Darby Lee Patterson
Hot enough for you? If you answered "Yup" then get ready to relocate because if you live in a "temperate zone" you might be waving goodbye to predictable seasons that brought both physical and emotional comfort. This week's weather forecast is all about heat that, in some places, is downright dangerous and, in others, a harbinger of what's to come. And for those of you who were with me through our evacuation from last year's Caldor Fire – with the heat and wind as it is today, I just don't want to relive that memory. So, instead, I'm looking at the big, shared picture.
Much of California, for example, will be well over 100 degrees for several days. So, while I'm at it, let me hit you with a hail storm (now a rarity in much of the US) of weather news. According to our trusted National Weather Service, heat kills more Americans than any other weather condition. Hurricanes, tornadoes, floods, and blizzards? Merely annoying compared to the power of the sun. Experts say this is a global issue encompassing humanity with a new reality – even climate change deniers are taking cold showers together.
But before I spill my negatives about our future, I want to share some lighthearted news: A man from Nebraska just made a new Guinness World Record for paddling a hollowed-out 846 lb pumpkin boat down 38 miles of the Missouri River to celebrate his 60th birthday. He raised the pumpkin himself. How cool is that? When you feel the need for a break from my heat-related regrets – chill out with the cool quips in the hot red box at the left.
Climate scientists say that Earthlings have actually been experiencing the slow warming of our planet since the late1800s due to our love affair with greenhouse gasses from conveniences we treasure. Consequently, summer started in California in about April and threatens to remain with us until November. We are not alone. Throughout the United States, heat and drought deliver a mixed bag of consequences in ways we seldom think about. For example, beef prices are down because ranchers have to slaughter younger cattle. They can't get sufficient grains and hay (both need vast amounts of water) to sustain their livestock. Long-term consequences of this pattern are dire for farming and ranching.
New rules are being written throughout the country to address worker safety in these record hot spells - think laborers in fields, construction workers, road builders, foresters, first responders, mail carriers, … anyone doing business without air conditioning (that's further polluting the environment).
I'm thinking about this because I live in California – a state long known for its pleasant sunny climate, colorful social movements, and political leaders with monikers like Governor Moonbeam. I survived a couple of years in high desert Palm Springs – a collection of sand dunes turned-ritzy-Paradise through mega irrigation, opulent homes for aging movie stars, and hope for failed starlets seeking wealthy mates. The day I escaped the desert, the temperature in my truck was 120 degrees, and I cooked an egg on the hood before heading out. I moved to Sacramento to work as a journalist in the capital city that featured moderate winters and bearable summers. Twenty years later, summers in the Sacramento valley regularly topped 100. We packed up the dogs, tossed the sunscreen, and fled to the mountains. At 4000 foot elevation, the winters bring snow (I can take that – for heaven's sake, I'm from Minnesota – bring it on!). When we first got here, many homes in our forested community didn't even have air conditioning – it wasn't yet needed.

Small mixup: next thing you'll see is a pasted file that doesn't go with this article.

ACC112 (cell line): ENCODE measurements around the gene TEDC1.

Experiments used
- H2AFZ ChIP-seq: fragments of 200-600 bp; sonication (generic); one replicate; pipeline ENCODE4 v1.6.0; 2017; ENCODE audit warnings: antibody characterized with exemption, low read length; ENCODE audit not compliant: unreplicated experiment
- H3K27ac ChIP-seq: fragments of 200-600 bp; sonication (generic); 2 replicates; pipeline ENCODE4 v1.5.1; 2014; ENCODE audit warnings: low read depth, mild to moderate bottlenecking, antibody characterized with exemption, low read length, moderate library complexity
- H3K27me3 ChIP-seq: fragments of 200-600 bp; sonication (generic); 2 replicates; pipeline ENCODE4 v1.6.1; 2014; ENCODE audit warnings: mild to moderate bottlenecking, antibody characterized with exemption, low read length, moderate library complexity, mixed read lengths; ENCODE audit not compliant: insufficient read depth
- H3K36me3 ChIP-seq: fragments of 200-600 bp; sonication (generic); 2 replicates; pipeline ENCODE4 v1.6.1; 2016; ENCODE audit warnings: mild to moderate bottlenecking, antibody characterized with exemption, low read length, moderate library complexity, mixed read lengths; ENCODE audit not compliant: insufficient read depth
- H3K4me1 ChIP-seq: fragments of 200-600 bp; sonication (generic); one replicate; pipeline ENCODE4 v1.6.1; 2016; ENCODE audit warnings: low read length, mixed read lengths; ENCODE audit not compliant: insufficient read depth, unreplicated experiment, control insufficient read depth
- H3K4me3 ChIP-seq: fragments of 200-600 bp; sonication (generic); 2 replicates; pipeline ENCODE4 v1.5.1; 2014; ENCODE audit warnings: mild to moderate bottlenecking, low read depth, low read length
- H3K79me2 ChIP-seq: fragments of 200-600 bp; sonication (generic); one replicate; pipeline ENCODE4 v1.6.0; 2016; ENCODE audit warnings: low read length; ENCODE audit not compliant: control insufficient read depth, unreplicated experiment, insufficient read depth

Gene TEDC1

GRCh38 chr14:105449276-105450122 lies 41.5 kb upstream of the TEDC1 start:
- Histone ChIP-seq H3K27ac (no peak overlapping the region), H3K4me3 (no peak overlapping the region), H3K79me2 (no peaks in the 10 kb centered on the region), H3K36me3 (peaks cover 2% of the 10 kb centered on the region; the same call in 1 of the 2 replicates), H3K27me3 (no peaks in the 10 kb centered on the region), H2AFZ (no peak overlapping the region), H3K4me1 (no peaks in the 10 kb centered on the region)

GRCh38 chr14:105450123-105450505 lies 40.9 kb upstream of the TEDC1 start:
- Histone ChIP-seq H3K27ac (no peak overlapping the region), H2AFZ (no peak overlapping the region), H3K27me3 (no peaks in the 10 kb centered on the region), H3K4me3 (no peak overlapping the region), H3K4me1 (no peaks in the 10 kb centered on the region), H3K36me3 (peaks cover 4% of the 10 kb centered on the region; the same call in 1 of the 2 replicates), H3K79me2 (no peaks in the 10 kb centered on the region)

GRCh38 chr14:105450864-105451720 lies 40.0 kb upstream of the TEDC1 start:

This now, we're looking at dangerously high temperatures. And we must, to survive, continue running those air conditioners – two-sided coins that offer both short-term safety and the long-term threat of adding pollution to already poisoned air. Here on our mountain, we anticipate at least a week of being uncomfortable outdoors – but at valley level, the heat threatens (and claims) lives.
This morning we sat at our breakfast table, looking out at towering cedars that shelter us from the penetrating heat of the sun. I remarked to my husband that we (as elders) are living through a crisis that we'll not see resolved in our lifetime. It began well before we were born and will tragically last long after we're gone. It will be for our grandchildren and great-grandchildren to transition Planet Earth to a new way of living - sending technologies that were once beacons of progress into the archives of unintended consequences.
Thanks for spending your time with me! And double gratitude for your thoughts and reactions. I love to hear from you - with readers around the world, I always learn from your perspective - culture, language, environment - they shape us differently. You teach me! Reach me here - email@example.com
This week's Indie Author offer - They're calling it "Cozy Mysteries," but due to the temperature, I'm renaming to "Cool Summer Reads!" GET YOURS HERE!
GENEROUS readers able to support my project : Bronze Tribute to Heroes of the Caldor Fire - Thank You.